UR #25: Improved Methods for Ground-Based Follow-Up of Young Stars and Planets from the ZEIT Survey

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The undergrad research series is where we feature the research that you’re doing. If you’ve missed the previous installments, you can find them under the “Undergraduate Research” category here.

Are you doing an REU this summer? Were you working on an astro research project during this past school year? If you, too, have been working on a project that you want to share, we want to hear from you! Think you’re up to the challenge of describing your research carefully and clearly to a broad audience, in only one paragraph? Then send us a summary of it!

You can share what you’re doing by clicking here and using the form provided to submit a brief (fewer than 200 words) write-up of your work. The target audience is one familiar with astrophysics but not necessarily your specific subfield, so write clearly and try to avoid jargon. Feel free to also include either a visual regarding your research or else a photo of yourself.

We look forward to hearing from you!

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Stephen Schmidt

University of North Carolina-Chapel Hill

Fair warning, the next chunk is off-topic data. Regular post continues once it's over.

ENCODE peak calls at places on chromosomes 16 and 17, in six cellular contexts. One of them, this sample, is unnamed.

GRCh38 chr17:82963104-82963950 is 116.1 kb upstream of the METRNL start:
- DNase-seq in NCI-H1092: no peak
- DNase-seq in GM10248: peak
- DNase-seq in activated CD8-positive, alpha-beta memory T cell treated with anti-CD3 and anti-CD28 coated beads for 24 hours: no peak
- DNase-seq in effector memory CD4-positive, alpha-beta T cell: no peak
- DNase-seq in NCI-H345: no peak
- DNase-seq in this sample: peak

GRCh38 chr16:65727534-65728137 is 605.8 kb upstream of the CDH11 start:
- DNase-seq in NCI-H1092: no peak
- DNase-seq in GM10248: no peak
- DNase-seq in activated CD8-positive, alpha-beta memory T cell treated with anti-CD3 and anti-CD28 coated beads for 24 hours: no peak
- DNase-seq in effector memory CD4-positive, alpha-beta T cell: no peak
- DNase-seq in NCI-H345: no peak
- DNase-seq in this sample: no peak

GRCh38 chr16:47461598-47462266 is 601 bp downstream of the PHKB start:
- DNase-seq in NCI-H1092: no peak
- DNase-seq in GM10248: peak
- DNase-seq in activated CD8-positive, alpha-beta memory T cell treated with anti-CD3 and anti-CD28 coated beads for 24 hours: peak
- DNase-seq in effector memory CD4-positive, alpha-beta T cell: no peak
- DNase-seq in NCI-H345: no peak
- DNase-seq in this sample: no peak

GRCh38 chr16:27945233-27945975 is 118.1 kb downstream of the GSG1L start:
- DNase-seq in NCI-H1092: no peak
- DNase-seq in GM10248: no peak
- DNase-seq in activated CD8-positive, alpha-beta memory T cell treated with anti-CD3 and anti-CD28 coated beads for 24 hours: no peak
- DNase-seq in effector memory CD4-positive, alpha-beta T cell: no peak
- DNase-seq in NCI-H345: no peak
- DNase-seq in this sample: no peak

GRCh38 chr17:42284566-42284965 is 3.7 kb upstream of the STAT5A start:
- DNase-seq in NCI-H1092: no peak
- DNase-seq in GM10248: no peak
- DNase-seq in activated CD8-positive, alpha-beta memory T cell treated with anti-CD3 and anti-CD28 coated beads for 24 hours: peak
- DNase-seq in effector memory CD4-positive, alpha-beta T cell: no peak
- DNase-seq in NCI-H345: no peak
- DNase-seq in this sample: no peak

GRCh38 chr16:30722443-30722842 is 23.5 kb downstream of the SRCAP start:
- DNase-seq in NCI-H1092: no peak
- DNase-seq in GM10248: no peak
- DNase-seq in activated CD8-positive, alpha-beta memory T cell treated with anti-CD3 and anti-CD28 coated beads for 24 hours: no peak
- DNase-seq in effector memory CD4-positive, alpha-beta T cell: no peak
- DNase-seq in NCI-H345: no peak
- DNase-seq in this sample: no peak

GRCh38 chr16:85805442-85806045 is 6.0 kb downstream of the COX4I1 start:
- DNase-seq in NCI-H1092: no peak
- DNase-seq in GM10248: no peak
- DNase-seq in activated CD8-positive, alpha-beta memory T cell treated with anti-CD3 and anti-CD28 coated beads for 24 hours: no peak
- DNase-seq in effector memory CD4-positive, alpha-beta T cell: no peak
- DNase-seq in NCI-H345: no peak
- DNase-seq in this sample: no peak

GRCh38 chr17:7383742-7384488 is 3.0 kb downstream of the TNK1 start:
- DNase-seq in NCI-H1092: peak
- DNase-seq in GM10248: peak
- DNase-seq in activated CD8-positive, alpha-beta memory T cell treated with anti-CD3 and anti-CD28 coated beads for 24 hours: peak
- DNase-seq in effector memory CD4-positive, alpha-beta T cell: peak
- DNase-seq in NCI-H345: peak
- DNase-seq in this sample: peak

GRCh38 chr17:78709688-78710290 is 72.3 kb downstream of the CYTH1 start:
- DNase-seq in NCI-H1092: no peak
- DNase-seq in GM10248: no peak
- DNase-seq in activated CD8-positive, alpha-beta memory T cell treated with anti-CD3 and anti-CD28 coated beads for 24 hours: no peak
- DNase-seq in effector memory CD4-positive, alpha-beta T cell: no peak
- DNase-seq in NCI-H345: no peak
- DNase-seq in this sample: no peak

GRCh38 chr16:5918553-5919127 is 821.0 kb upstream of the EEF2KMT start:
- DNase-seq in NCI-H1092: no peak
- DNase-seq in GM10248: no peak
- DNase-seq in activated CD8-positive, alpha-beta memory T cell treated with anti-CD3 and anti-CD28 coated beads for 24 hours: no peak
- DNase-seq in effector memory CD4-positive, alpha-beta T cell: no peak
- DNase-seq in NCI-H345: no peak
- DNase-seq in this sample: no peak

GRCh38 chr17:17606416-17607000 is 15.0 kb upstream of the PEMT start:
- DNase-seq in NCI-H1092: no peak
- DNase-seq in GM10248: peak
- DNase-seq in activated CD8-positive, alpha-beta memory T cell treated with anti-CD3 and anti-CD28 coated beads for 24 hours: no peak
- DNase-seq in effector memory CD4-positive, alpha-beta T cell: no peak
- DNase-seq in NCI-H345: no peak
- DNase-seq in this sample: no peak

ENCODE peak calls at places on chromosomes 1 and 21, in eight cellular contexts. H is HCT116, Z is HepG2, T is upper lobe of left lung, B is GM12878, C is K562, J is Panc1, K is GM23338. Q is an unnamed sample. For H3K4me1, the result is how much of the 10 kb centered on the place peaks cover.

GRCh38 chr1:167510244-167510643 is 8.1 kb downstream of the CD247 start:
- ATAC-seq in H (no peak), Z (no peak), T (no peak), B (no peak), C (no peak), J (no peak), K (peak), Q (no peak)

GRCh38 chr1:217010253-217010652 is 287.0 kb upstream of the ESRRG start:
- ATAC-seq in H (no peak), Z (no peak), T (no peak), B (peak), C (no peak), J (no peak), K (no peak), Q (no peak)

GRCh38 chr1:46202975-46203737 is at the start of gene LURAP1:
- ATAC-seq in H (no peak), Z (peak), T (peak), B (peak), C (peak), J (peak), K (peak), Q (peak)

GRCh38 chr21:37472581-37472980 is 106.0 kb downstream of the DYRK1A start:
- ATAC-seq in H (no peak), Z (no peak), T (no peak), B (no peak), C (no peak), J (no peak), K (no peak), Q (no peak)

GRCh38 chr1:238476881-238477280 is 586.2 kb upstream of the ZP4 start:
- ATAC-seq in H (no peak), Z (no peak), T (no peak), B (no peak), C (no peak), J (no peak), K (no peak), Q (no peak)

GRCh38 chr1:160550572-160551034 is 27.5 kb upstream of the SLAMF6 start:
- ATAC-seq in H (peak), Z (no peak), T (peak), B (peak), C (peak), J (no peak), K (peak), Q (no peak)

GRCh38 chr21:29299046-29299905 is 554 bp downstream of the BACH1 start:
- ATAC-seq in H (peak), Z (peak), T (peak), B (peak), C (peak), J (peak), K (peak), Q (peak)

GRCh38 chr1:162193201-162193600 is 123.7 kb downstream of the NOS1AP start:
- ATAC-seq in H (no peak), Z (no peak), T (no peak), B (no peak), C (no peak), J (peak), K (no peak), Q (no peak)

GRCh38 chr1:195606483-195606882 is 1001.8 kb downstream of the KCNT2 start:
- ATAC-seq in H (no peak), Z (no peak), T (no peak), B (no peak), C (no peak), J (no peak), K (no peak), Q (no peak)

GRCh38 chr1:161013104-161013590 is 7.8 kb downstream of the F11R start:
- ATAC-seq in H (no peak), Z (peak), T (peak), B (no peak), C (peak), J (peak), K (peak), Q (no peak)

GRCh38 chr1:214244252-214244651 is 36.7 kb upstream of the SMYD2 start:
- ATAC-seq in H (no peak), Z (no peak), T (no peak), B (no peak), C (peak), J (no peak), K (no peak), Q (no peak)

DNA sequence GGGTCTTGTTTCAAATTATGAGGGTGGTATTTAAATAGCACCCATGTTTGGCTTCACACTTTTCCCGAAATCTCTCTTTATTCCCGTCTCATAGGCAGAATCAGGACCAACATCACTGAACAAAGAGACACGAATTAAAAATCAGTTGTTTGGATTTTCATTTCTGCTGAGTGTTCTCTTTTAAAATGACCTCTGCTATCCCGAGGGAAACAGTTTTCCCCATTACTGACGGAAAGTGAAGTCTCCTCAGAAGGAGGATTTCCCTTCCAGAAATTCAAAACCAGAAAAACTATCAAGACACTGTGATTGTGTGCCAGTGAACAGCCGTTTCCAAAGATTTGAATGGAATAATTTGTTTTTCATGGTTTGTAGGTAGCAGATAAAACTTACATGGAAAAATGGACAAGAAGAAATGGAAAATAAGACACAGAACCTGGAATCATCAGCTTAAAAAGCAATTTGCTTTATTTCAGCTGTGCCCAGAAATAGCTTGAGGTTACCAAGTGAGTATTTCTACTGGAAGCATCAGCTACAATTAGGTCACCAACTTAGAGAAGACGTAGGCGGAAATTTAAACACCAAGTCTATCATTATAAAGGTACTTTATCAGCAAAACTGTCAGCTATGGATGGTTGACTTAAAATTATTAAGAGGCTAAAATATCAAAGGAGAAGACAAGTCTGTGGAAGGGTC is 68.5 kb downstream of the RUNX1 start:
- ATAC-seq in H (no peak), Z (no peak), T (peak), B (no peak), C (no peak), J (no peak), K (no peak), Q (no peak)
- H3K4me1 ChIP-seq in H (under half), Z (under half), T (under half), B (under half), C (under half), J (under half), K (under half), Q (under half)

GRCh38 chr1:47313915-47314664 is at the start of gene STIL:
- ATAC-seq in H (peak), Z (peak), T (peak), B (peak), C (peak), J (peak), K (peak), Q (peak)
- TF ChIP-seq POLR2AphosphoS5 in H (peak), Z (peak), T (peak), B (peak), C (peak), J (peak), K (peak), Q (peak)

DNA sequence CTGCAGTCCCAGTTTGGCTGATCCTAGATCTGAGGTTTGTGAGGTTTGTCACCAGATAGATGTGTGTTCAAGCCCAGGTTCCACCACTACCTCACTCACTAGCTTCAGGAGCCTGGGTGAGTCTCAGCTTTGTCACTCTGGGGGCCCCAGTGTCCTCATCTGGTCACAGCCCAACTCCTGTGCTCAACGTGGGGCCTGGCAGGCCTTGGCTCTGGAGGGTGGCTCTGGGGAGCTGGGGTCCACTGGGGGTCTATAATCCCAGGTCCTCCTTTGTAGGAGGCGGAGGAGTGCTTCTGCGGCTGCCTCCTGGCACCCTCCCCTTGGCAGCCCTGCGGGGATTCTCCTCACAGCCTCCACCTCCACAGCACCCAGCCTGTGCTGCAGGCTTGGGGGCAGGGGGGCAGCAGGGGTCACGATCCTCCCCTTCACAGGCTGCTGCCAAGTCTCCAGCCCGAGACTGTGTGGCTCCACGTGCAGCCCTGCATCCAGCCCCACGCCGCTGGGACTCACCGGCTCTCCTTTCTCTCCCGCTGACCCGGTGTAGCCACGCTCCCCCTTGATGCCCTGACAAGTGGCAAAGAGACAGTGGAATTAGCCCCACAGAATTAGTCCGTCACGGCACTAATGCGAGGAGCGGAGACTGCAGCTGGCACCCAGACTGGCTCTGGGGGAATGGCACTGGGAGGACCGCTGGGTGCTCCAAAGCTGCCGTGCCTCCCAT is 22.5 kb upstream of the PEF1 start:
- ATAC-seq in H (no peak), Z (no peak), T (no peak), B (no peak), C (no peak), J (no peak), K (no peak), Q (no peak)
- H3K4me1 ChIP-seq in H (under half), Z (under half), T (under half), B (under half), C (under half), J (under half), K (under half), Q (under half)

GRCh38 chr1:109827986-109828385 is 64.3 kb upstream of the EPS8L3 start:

Stephen Schmidt is an undergraduate studying Astrophysics and Applied Mathematics at the University of North Carolina-Chapel Hill. He completed this research at UNC-CH under the supervision of Dr. Andrew Mann.

In recent years, NASA has sponsored several space missions to find exoplanets – planets that orbit other stars. Since space-based telescopes cannot spend too much time observing each individual target, we have to use telescopes on the ground to follow-up. I used Las Cumbres Observatory, a global network of telescopes, to gather data on a set of young planets and stars. I measured the brightness of each target over many images and corrected the data for atmospheric interference. Since the stars that I am interested in tend to be very red and vary in brightness a lot, I had to make sure that my code was tailored for this. With these corrections, I generated light curves of the targets. These are plots that show how the brightness of the target star changes over time. With my light curves, I observed several transits, when one object passes in front of another and blocks out some light. This causes the “flux ratio”, between the current amount of light detected and the usual amount of light the star appears to emit, to decrease and appear lower for the duration of the event (see Figure). I also used the light curves to see how some of the stars with a dusty disk around them changed in brightness over time. I presented my work this June at AAS 236.

This is a light curve for a K2-25, a star with an exoplanet. The slight dip in the middle of the plot indicates that a transit has occurred.The x-axis refers to time in days, and the dip (of about 1 percent) lasts for less than an hour.

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